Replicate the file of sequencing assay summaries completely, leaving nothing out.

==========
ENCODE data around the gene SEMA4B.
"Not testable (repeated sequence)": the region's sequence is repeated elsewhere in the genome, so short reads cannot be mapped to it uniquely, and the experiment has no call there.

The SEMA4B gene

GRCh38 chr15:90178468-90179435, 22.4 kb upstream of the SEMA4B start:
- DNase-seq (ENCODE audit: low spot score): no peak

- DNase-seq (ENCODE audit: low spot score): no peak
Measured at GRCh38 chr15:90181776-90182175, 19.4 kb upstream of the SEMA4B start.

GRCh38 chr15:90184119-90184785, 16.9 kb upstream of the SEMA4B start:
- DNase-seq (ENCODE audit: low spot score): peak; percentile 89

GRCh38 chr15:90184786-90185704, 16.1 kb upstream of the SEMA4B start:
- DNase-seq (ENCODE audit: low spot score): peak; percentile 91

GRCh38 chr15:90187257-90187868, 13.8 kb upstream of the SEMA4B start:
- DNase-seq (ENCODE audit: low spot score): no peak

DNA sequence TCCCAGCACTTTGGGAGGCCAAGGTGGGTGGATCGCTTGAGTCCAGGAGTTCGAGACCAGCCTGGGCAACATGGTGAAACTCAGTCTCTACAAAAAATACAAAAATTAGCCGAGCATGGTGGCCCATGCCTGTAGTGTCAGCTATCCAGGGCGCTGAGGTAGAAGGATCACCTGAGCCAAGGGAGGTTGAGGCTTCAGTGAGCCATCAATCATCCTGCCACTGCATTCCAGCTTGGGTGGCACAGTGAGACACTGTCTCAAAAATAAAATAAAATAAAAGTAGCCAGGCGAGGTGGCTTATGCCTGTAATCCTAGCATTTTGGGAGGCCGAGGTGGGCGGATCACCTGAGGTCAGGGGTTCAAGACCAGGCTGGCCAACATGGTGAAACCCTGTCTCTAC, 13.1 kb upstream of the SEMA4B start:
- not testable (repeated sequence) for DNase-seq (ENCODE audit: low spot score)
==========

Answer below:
ENCODE data around the gene SEMA4B.
"Not testable (repeated sequence)": the region's sequence is repeated elsewhere in the genome, so short reads cannot be mapped to it uniquely, and the experiment has no call there.

The SEMA4B gene

GRCh38 chr15:90178468-90179435, 22.4 kb upstream of the SEMA4B start:
- DNase-seq (ENCODE audit: low spot score): no peak

- DNase-seq (ENCODE audit: low spot score): no peak
Measured at GRCh38 chr15:90181776-90182175, 19.4 kb upstream of the SEMA4B start.

GRCh38 chr15:90184119-90184785, 16.9 kb upstream of the SEMA4B start:
- DNase-seq (ENCODE audit: low spot score): peak; percentile 89

GRCh38 chr15:90184786-90185704, 16.1 kb upstream of the SEMA4B start:
- DNase-seq (ENCODE audit: low spot score): peak; percentile 91

GRCh38 chr15:90187257-90187868, 13.8 kb upstream of the SEMA4B start:
- DNase-seq (ENCODE audit: low spot score): no peak

DNA sequence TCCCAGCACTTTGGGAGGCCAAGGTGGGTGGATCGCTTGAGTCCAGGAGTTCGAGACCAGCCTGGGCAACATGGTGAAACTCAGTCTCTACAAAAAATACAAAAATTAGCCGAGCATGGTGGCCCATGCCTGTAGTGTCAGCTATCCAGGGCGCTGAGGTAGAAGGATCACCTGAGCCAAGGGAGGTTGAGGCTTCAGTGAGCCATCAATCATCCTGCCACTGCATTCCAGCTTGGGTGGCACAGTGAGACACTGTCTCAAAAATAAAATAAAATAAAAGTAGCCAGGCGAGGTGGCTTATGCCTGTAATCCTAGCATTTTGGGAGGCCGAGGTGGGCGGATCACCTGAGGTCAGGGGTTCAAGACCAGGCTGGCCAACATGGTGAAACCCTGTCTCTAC, 13.1 kb upstream of the SEMA4B start:
- not testable (repeated sequence) for DNase-seq (ENCODE audit: low spot score)